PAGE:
Hand for hand play in WPT tournaments refers to how hands are played after the bubble bursts. Everyone else in the tournament has the same amount of chips, usually when only two players remain at the table. For those new to WPT tournaments, hand for hand play might seem like an odd concept—why aren’t all players given the same stack of chips?
Why does it happen?
Players are often asked, What is hand for hand play? Simply put, it is a rule change implemented by the World Poker Tour (WPT), allowing players to fold their hands before the flop but still participate in the tournament. This rule change was made primarily because of the large number of players playing online poker tournaments with multiple accounts. The idea behind this rule change is that if you have a second account and lose your chips early in the WPT tournament, you can use your other account to try and win some more chips later. Because of this, many online poker rooms have banned players from having more than one account at any given time.
How does it work?
In most poker tournaments, the blinds increase every few minutes. Players have until then to make their moves. If a player chooses not to call, or if he folds his cards before the round of betting is over, he is eliminated from the game. However, in some events—including many WPT tournaments—players are given an additional opportunity to stay alive.
Do I have to wait until everyone is out of the tournament before my hands get played out?
No, you do not have to wait for everyone’s hands before yours are played out. Once the turn card is dealt, the button will move, and play will continue with players at the new table. This is where hand-for hand play comes into play. Hand for hand play means that after each hand is completed, players from that table move over one seat and sit down at the new table (forming a new table). In other words, these players leave their old table and find a new seat.
How long will I wait for my next hand if it gets dealt late in a tournament?
Two scenarios can happen when you get dealt a late hand:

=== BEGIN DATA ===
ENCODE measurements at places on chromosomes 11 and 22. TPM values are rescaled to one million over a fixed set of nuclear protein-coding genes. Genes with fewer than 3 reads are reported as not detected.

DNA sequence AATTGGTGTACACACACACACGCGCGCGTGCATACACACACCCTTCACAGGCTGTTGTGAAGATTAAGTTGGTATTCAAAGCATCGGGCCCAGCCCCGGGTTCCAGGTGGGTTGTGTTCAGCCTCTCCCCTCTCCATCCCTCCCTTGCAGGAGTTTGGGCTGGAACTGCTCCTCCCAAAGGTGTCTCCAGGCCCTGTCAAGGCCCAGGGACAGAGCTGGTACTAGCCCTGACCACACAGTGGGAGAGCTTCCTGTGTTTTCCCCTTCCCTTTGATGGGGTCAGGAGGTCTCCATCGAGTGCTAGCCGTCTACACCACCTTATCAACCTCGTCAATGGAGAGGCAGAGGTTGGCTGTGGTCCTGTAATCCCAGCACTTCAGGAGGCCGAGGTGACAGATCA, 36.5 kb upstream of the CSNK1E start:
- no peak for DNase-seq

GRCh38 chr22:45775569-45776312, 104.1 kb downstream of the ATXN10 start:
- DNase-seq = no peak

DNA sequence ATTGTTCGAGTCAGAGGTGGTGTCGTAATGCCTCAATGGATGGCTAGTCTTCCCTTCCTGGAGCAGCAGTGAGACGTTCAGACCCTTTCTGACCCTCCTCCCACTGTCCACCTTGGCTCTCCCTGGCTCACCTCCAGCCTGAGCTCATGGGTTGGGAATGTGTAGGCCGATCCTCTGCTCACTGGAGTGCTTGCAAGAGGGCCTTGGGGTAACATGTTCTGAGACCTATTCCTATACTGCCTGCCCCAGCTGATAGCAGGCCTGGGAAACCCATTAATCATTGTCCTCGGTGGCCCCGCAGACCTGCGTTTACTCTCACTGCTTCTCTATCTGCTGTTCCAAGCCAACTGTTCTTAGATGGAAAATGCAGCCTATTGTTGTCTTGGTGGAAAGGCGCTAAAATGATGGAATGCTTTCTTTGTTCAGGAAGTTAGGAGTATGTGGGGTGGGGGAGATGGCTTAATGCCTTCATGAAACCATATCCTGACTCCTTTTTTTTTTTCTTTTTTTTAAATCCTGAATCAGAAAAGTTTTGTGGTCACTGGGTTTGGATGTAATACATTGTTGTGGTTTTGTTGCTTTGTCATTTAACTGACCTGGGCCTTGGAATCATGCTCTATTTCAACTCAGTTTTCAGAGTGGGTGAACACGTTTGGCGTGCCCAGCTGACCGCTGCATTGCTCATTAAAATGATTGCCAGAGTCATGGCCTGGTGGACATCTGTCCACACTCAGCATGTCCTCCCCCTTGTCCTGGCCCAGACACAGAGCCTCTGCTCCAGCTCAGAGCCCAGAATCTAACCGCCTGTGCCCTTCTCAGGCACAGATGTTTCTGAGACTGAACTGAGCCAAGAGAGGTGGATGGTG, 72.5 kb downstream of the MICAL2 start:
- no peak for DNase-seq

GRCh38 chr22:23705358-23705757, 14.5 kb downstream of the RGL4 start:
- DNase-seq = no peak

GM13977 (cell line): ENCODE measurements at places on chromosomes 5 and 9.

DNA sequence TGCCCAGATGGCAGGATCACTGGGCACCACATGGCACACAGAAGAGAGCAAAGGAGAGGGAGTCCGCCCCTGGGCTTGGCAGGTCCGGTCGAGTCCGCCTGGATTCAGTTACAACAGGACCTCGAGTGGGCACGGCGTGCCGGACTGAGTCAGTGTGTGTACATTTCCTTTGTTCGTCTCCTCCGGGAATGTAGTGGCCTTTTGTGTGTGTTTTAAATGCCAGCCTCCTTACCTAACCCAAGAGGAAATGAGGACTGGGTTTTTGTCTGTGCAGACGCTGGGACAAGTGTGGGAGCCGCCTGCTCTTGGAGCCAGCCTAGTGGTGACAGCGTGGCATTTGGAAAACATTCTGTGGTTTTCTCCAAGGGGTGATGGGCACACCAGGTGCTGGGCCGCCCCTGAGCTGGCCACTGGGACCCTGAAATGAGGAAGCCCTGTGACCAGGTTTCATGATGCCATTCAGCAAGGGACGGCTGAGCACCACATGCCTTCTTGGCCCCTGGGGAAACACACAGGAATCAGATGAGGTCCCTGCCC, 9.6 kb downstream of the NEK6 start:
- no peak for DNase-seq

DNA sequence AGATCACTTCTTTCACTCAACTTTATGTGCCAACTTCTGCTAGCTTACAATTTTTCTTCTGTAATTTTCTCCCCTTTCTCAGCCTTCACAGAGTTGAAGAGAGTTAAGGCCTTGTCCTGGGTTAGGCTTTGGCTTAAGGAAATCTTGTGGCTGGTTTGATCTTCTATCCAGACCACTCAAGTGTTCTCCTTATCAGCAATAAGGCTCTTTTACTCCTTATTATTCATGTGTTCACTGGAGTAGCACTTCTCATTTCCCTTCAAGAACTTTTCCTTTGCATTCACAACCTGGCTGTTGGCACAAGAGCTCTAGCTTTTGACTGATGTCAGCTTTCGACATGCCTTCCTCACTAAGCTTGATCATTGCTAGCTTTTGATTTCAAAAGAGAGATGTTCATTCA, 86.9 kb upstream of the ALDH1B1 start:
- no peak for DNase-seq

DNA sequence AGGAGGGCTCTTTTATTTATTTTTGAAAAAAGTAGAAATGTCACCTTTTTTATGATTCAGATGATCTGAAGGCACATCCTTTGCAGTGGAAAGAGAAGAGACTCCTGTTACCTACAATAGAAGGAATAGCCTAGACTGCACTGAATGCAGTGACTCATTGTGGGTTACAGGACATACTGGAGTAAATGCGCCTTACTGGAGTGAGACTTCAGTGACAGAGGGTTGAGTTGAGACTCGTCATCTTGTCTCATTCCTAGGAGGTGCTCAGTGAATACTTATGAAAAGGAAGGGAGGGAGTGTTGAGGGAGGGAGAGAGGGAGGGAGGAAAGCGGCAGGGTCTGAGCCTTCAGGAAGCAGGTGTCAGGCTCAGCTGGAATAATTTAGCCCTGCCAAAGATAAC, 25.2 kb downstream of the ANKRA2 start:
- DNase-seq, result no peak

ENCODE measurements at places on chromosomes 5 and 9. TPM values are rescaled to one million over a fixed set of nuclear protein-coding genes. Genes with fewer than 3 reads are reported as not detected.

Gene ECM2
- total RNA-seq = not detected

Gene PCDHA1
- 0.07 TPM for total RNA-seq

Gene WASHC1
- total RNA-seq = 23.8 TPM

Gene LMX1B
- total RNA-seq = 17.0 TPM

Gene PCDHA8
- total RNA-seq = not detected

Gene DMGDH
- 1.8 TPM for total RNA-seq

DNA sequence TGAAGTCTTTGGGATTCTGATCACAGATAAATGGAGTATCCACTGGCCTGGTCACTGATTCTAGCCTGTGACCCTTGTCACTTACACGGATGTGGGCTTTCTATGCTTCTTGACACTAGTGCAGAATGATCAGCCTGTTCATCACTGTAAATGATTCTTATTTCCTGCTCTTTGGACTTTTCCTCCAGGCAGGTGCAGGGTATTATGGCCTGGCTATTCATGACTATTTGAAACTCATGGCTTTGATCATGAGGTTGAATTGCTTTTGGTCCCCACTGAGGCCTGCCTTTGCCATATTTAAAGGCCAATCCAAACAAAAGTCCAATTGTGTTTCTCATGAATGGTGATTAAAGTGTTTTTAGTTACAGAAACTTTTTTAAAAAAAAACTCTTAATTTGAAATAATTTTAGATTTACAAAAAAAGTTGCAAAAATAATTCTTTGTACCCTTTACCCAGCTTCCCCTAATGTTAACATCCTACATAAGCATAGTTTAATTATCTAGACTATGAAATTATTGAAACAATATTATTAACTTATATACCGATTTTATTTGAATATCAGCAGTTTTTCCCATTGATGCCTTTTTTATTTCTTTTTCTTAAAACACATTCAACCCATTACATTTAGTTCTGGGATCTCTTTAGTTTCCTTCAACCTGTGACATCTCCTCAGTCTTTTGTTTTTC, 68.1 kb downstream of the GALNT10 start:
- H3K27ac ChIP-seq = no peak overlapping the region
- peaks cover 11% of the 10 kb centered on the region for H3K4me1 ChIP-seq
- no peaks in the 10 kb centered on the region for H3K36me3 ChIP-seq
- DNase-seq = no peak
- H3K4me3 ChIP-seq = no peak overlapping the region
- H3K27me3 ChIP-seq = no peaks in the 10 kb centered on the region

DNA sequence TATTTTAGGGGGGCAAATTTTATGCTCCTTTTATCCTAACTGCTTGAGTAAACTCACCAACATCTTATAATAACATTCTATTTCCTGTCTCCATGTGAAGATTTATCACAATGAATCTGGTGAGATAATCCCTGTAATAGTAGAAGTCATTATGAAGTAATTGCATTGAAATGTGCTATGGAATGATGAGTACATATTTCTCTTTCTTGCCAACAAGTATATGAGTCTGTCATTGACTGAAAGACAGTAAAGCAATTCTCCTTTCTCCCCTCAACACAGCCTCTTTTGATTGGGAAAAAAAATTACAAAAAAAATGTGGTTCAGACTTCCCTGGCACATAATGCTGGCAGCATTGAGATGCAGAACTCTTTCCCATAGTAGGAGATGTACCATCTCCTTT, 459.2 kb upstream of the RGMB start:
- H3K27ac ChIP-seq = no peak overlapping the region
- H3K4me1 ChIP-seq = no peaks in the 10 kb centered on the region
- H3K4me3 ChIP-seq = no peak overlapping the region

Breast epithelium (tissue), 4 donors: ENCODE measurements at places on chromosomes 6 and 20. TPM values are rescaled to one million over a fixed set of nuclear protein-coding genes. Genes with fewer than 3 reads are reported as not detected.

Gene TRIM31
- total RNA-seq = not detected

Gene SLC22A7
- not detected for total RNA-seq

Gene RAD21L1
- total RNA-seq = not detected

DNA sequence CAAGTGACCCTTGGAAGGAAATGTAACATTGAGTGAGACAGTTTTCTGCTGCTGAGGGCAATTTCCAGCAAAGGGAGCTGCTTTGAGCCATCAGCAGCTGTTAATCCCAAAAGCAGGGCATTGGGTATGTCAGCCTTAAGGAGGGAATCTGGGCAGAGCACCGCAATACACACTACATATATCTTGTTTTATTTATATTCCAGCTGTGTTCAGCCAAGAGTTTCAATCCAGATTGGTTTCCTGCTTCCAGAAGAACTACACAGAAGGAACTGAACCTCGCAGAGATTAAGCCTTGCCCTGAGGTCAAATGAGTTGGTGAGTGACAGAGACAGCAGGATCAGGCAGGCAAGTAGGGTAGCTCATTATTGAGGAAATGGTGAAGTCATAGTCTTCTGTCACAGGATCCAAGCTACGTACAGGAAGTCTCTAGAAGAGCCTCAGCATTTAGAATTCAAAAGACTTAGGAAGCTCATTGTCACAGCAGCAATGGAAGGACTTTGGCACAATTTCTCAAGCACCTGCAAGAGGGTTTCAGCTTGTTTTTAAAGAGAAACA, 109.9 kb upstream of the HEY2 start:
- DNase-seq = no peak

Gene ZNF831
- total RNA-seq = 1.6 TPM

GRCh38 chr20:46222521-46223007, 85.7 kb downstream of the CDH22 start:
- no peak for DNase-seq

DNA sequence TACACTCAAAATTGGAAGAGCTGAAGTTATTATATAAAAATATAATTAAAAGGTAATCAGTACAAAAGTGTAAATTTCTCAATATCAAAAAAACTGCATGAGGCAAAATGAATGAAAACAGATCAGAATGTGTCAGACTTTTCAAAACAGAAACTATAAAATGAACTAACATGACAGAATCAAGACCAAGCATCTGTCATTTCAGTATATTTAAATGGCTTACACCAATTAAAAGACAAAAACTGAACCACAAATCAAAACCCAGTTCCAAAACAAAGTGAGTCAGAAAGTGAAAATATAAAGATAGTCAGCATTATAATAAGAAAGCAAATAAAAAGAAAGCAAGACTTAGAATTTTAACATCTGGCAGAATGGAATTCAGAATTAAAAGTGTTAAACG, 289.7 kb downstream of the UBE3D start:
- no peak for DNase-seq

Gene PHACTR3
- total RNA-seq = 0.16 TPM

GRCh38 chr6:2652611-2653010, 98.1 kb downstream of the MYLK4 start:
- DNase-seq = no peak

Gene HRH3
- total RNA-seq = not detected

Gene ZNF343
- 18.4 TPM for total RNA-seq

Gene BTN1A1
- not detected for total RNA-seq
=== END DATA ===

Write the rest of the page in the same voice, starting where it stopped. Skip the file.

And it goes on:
- If your next hand is dealt early, the dealer will deal it immediately and continue dealing hands for players still active in the tournament unless you’ve been eliminated from play.
- If your next hand is dealt late and only one or two players are left, the dealer will deal it now and then stop dealing hands for players still active in the tournament. In this case, all these players will have their chips counted to see who wins.
When does it make sense to not use both hands during hand-for-hand play?
Sometimes, it may make sense not to use both hands during hand-for-hand play. For example, if you are facing a very difficult decision and want to see what your opponent does before making your final decision. Wait for your opponent to play and then play out of turn. If you are using the same strategy as your opponent, this technique may also help you better understand where they are at during the tournament.
There are plenty of chances to win.
The World Poker Tour (WPT) is one of the most prestigious poker tours in the world. They have held tournaments for over 20 years, and you can find them live and online. One of the great features of their tournaments is that they play hand-for-hand instead of playing all tables at once. If your seat is eliminated, you can still watch the tournament play out on your screen and cheer on your favorite players from home.
Hand for hand play has several great benefits for players and fans. One is that it makes for more exciting action with more players still in contention at the end of a tournament, which means there are better chances to see an underdog player win it all.
So, what is hand for hand play? It’s the way that poker tournaments are played when a player busts out. The player who busts out of the tournament is deemed dead for the tournament, and all other players (including those not yet knocked out) are given ten more hands to play. Once those ten rounds have been completed, there’s a new leaderboard with all players still in the tournament at the end of hand for hand play on top.